Several studies (e.g., Einstein & Hunt, 1980; Hunt & Einstein, 1981; Hunt & Seta, 1984) have supported their claim. In particular, Einstein and Hunt (1980) and Hunt and Einstein (1981) demonstrated that when combined, relational and item-specific processing produce an additive effect; that is, both types of processing result in higher recall and recognition than either form of processing alone. This additive effect was not an artifact of the amount of processing because performance was higher when subjects performed both types of processing than when subjects studied stimulus words twice using the same processing task (Hunt & Einstein, 1981).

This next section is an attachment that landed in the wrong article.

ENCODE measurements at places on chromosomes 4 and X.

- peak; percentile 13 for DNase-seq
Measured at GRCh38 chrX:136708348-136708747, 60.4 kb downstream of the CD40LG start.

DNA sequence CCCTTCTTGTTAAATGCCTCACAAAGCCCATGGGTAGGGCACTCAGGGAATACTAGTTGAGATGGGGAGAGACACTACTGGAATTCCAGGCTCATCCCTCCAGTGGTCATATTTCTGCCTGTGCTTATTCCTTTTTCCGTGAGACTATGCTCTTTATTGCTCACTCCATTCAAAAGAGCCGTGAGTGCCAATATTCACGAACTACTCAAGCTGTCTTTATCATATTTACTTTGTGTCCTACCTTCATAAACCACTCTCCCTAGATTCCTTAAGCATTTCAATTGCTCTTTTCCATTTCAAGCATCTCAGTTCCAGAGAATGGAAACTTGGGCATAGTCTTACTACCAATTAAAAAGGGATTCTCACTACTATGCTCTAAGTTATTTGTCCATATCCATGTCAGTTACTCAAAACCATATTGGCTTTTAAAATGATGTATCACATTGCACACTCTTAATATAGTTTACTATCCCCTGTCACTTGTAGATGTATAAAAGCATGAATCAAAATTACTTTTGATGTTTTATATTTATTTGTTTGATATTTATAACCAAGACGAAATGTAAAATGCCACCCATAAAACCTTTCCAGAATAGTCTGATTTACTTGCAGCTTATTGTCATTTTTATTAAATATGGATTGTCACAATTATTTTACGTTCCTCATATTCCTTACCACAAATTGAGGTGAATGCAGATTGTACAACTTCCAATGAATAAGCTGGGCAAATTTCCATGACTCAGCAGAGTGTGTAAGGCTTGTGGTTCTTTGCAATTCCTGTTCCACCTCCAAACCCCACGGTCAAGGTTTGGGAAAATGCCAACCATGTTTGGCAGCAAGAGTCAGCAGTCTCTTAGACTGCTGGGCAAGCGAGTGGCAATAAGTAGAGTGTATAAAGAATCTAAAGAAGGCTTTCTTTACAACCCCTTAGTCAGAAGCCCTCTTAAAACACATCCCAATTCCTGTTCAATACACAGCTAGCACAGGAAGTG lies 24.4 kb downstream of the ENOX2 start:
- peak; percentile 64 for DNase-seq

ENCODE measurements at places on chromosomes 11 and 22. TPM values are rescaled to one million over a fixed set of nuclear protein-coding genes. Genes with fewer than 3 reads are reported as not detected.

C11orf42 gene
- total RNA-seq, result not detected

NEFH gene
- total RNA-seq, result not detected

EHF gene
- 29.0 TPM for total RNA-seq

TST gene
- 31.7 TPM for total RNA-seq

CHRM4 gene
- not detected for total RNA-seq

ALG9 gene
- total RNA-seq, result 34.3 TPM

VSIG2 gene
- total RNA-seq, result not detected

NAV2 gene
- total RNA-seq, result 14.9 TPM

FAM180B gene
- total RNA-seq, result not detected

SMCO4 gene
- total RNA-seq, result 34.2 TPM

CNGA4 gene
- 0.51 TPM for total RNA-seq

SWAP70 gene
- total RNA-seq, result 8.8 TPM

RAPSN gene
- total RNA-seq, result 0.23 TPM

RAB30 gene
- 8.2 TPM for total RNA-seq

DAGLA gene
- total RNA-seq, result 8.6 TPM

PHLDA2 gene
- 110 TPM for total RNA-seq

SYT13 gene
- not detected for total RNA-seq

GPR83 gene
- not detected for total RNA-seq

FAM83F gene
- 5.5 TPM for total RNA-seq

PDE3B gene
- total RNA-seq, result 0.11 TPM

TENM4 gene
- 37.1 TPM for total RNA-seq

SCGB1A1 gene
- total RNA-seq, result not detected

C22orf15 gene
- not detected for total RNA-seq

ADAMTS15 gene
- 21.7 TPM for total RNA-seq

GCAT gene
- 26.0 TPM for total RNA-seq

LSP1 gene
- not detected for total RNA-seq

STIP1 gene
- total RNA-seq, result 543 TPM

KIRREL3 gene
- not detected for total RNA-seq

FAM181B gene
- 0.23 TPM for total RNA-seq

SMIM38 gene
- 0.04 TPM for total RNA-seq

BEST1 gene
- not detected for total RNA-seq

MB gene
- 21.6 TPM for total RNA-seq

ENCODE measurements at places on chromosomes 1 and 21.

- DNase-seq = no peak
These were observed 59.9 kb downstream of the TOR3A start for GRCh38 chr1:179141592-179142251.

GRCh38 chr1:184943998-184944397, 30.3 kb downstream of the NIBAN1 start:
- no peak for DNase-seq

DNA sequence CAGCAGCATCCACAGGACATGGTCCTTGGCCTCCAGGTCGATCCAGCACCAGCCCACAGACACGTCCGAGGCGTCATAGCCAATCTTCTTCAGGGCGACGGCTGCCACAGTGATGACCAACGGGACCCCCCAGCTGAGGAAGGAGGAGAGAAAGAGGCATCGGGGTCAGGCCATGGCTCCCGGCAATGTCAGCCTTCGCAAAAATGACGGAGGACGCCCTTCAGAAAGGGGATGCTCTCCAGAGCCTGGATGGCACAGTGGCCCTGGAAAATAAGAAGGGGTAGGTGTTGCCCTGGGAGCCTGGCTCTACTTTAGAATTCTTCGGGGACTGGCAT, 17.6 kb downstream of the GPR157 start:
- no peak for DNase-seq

Hunt and Einstein (1981) further demonstrated that characteristics of the stimulus materials also induce relational and item-specific processing. They employed categorized (i.e., items belong to taxonomic categories) and loosely categorized (i.e., items were selected from loosely defined categories such as round, big, sharp) lists. The characteristics of the list interacted with processing strategies such that item-specific processing resulted in higher performance than relational processing when the list was categorized. In contrast, with a loosely categorized list, relational processing produced better performance than item-specific processing. Hunt and Einstein (1981) argued that because categorized lists naturally induce relational processing, item-specific processing on these lists produce an additive effect. Relational processing, in contrast, creates better performance with loosely categorized lists because these lists tend to encourage item-specific processing. These researchers thus concluded that recall and recognition are based on both (a) the strategy that subjects employ and (b) the type of processing that the materials induce. Optimal performance is expected when these two forms of processing are different.